The Priestly Blessing

Excavation of ancient tombs can be frustrating, because it’s usually the case that they have already been looted. However, occasionally a tomb is found which has escaped the notice of the grave-robbers.

In 1979, archaeologists were investigating a series of caves on the edge of the old city of Jerusalem. They had been used as a communal tomb and had held around a couple of dozen bodies. They had been stripped by grave-robbers long ago, but the archaeologists discovered a corner which had been protected by a section of fallen roof. In this forgotten corner they found a large number of pots and other artefacts, and most exciting of all, two tiny silver scrolls, the largest measuring less than 10cm long.

They were badly corroded and fragile. It took three years to decide how best to open them, but when they were finally unrolled the scientists found, to their huge excitement, that they were inscribed with exquisite ancient Hebrew script.

On the inside of one of the scrolls is a passage from the Bible, identical almost word-for-word to the Bible text:

The Lord bless you and keep you; the Lord make His face shine upon you, and be gracious to you; the Lord lift up His countenance upon you, and give you peace.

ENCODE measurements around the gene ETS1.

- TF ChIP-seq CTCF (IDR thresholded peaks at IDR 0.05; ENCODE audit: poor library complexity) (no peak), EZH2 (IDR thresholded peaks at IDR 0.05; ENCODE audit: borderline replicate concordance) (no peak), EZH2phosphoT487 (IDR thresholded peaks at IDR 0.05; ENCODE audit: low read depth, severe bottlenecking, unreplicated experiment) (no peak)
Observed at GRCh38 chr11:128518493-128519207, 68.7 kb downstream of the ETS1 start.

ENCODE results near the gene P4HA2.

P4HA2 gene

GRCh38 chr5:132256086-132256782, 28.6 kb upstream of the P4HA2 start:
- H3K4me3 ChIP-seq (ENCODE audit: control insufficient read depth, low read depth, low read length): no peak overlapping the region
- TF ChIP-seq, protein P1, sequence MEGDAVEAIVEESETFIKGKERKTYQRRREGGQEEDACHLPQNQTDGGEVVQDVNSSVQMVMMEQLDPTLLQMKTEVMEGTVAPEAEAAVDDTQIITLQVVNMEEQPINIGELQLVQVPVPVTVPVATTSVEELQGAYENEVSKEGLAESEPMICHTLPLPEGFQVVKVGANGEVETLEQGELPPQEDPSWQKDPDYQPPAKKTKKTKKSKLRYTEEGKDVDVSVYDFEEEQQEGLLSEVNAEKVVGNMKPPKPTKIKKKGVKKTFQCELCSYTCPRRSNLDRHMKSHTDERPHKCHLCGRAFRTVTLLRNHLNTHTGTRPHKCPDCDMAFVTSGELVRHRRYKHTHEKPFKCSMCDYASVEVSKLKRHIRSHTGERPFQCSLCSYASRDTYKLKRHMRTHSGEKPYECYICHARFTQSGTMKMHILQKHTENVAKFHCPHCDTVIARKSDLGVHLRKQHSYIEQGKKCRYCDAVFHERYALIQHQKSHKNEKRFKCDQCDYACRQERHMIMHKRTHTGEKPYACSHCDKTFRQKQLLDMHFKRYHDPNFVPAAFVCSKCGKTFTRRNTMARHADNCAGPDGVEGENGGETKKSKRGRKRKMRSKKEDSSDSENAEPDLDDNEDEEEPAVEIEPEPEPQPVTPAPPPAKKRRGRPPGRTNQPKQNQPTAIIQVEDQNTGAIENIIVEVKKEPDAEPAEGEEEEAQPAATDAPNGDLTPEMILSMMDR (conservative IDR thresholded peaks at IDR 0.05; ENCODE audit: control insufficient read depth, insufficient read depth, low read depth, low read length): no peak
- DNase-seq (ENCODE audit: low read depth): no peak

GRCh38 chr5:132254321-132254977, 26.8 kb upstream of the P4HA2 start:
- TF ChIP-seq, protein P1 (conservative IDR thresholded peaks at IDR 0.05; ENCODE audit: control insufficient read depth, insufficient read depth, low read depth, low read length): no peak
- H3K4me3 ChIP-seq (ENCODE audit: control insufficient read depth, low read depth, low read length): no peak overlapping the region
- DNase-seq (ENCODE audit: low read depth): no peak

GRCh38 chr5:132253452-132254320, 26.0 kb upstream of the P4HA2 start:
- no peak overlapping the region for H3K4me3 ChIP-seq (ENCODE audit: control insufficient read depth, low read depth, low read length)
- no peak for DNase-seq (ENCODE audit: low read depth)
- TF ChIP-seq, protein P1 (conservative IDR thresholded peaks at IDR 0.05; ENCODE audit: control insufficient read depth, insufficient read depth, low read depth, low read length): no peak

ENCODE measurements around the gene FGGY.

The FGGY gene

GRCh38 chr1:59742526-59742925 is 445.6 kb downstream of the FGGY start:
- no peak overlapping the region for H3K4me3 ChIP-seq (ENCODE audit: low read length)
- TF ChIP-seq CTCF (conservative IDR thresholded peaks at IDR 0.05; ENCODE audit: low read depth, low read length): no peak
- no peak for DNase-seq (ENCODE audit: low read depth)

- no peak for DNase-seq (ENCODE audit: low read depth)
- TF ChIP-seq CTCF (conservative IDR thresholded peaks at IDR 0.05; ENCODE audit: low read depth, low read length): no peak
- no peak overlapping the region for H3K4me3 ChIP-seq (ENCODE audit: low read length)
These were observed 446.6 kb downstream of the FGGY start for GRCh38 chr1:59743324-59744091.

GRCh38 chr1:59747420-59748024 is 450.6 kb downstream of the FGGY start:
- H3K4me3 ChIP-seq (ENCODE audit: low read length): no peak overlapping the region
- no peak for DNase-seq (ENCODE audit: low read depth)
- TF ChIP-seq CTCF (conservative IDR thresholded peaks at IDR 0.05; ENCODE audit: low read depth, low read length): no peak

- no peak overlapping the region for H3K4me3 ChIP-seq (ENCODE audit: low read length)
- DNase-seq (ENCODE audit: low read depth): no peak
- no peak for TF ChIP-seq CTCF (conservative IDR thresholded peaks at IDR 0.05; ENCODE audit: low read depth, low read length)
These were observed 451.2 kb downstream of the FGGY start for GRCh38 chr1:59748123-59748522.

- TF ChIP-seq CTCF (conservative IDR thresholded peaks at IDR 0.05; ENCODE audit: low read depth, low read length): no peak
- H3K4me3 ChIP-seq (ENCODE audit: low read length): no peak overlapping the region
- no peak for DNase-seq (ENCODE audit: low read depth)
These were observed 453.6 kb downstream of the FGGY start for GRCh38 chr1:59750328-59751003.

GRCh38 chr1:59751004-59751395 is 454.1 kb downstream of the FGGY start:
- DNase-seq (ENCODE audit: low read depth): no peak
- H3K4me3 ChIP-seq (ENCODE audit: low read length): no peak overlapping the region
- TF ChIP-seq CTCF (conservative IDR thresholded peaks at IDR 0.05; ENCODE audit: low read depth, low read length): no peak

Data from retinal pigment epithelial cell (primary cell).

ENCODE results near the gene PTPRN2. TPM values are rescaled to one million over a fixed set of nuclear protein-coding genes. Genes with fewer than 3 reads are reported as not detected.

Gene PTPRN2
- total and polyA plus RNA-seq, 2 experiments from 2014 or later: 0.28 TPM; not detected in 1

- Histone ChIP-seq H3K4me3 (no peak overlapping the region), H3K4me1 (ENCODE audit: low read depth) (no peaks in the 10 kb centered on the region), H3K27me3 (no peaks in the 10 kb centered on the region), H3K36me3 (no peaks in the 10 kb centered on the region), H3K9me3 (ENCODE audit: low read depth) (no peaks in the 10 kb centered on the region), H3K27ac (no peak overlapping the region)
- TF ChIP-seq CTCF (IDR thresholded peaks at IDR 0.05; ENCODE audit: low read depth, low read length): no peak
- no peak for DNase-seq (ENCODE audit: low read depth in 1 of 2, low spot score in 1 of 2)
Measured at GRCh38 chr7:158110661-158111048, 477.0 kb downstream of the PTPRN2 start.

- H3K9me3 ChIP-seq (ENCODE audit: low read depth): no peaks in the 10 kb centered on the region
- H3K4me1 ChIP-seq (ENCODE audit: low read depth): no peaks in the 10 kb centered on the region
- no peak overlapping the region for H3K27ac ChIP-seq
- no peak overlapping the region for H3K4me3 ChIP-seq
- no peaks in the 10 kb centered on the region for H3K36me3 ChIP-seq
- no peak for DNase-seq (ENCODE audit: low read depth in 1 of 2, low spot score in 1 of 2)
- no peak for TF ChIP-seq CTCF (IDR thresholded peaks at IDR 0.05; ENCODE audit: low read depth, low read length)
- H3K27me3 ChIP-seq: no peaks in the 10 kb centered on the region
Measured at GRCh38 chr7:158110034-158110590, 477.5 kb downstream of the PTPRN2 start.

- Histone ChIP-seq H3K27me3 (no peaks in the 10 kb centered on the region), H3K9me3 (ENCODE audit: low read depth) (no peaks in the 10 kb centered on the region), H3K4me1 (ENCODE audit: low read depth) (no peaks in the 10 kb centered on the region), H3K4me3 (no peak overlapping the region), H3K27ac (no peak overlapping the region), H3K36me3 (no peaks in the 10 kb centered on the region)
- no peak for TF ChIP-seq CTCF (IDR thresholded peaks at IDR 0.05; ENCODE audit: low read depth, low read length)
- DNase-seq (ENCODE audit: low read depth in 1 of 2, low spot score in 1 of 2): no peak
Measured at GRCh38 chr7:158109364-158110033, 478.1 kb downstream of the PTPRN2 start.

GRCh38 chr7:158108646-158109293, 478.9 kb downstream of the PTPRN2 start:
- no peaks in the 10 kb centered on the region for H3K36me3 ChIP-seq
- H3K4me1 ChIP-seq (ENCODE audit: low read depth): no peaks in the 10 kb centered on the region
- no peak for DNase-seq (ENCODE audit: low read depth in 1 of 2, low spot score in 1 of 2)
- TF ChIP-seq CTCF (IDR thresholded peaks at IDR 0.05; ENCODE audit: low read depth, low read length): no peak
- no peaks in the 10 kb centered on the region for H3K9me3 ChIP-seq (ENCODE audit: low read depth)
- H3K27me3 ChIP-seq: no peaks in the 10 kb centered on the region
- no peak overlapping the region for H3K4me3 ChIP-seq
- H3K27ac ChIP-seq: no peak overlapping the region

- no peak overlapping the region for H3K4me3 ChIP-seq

The passage is Numbers 6:24–26. These were the words with which the priests used to bless the people, and Jews know it as the ‘priestly blessing’.

Lucky Charms

Analysis of the metal and high-resolution photographs of the script led researchers to the conclusion that the scrolls date from around 600 BC. They were placed in the tomb just a few years before the city was destroyed and its population killed and captured by the Babylonian army. This makes them the oldest known written Bible text.

The question arises – what were they for? Why inscribe the text on silver, so small that it can barely be read by the naked eye, and then roll it so tightly that it can’t be read? The answer, archaeologists believe, is that they were not meant to be read – they were amulets or charms to confer on their owner God’s protection in life (and it seems, from the fact that they were buried with their dead owner, in the afterlife).

But that is no way to treat the Bible.

Your word is a lamp to my feet and a light to my path (Psalm 119:105).

When we open our hearts to God’s word and let it work in our lives it is transforming and energising and “able to make us wise for salvation” (2 Timothy 3:15). It is not a lucky charm.

The Day of God’s Wrath

At the time these scrolls were made the Jewish nation had all but turned its back on God. He sent prophets to urge them to mend their ways. One of these prophets was Zephaniah. He foretold the punishment that God was going to bring on his people in graphic terms:

I will bring distress upon men, and they shall walk like blind men, because they have sinned against the Lord; their blood shall be poured out like dust, and their flesh like refuse. Neither their silver nor their gold shall be able to deliver them in the day of the Lord’s wrath; but the whole land shall be devoured by the fire of His jealousy, for He will make speedy riddance of all those who dwell in the land (Zephaniah 1:17–18).

Shortly afterwards the Babylonian army destroyed Jerusalem and the Jewish nation. These beautiful little scrolls survive as a testimony to the futility of superstition.

The scrolls are on display in the Israel Museum.

Chris Parkin

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